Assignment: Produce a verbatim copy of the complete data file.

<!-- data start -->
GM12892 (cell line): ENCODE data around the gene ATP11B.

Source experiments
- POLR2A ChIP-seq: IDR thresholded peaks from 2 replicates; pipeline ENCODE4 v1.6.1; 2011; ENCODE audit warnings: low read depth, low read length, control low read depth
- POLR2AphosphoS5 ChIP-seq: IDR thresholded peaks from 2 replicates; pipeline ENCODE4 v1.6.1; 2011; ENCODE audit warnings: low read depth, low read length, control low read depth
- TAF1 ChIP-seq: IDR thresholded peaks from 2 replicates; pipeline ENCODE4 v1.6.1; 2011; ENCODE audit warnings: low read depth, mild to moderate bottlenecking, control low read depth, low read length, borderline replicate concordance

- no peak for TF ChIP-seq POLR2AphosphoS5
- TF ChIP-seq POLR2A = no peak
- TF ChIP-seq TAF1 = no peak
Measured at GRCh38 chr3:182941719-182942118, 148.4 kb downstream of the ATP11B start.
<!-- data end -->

GM12892 (cell line): ENCODE data around the gene ATP11B.

Source experiments
- POLR2A ChIP-seq: IDR thresholded peaks from 2 replicates; pipeline ENCODE4 v1.6.1; 2011; ENCODE audit warnings: low read depth, low read length, control low read depth
- POLR2AphosphoS5 ChIP-seq: IDR thresholded peaks from 2 replicates; pipeline ENCODE4 v1.6.1; 2011; ENCODE audit warnings: low read depth, low read length, control low read depth
- TAF1 ChIP-seq: IDR thresholded peaks from 2 replicates; pipeline ENCODE4 v1.6.1; 2011; ENCODE audit warnings: low read depth, mild to moderate bottlenecking, control low read depth, low read length, borderline replicate concordance

- no peak for TF ChIP-seq POLR2AphosphoS5
- TF ChIP-seq POLR2A = no peak
- TF ChIP-seq TAF1 = no peak
Measured at GRCh38 chr3:182941719-182942118, 148.4 kb downstream of the ATP11B start.